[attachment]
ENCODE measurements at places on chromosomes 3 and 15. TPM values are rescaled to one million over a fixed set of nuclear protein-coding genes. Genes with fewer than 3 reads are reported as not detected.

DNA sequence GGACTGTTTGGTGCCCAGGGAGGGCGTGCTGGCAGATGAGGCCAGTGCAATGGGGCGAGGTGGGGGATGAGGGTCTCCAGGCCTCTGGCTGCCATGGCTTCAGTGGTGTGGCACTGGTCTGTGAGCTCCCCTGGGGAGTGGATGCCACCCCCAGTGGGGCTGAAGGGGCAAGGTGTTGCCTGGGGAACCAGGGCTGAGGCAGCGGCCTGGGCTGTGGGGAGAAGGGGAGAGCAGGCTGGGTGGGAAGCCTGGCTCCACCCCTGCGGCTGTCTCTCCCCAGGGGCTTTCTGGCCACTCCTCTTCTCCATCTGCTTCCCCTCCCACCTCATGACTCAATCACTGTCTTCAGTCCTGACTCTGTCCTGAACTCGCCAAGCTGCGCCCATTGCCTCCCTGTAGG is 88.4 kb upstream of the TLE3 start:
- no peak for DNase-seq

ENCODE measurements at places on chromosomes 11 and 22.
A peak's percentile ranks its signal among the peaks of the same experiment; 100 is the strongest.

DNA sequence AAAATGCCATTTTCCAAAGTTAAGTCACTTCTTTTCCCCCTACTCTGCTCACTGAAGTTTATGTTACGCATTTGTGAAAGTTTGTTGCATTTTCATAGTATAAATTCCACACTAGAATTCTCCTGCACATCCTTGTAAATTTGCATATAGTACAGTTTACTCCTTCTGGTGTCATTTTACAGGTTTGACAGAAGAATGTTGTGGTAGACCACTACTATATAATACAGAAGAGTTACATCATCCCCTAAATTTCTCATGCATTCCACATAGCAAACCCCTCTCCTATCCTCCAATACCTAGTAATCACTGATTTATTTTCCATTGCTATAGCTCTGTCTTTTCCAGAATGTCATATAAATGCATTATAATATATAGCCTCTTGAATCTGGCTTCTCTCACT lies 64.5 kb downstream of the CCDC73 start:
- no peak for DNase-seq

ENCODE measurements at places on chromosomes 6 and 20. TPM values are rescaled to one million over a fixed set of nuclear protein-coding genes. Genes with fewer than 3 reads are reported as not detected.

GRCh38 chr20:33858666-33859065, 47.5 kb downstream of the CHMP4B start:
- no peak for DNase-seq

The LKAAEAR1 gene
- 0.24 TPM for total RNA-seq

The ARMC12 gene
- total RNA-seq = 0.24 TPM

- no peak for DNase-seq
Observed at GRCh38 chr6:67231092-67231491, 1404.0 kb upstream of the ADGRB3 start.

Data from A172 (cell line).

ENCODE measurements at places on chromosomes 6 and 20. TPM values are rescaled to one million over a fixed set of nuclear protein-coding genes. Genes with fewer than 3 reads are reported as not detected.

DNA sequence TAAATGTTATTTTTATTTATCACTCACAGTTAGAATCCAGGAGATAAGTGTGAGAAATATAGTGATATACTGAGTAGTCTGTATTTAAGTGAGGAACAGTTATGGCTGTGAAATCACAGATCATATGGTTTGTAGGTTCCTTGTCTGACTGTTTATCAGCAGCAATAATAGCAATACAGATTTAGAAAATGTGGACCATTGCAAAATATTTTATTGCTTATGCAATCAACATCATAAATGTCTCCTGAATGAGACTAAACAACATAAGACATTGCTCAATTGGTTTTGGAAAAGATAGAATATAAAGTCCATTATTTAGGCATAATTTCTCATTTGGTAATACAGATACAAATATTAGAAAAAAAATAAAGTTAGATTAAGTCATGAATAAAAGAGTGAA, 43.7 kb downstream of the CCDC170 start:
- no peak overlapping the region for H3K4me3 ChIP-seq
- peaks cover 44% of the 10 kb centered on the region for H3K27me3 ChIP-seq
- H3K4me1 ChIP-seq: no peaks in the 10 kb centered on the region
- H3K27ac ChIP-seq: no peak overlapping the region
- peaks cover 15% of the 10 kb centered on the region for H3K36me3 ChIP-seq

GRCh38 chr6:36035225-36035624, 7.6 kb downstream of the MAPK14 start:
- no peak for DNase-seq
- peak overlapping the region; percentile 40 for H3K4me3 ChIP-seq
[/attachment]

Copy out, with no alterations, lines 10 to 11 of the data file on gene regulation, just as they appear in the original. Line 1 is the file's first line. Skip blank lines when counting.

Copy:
- no peak for DNase-seq

The LKAAEAR1 gene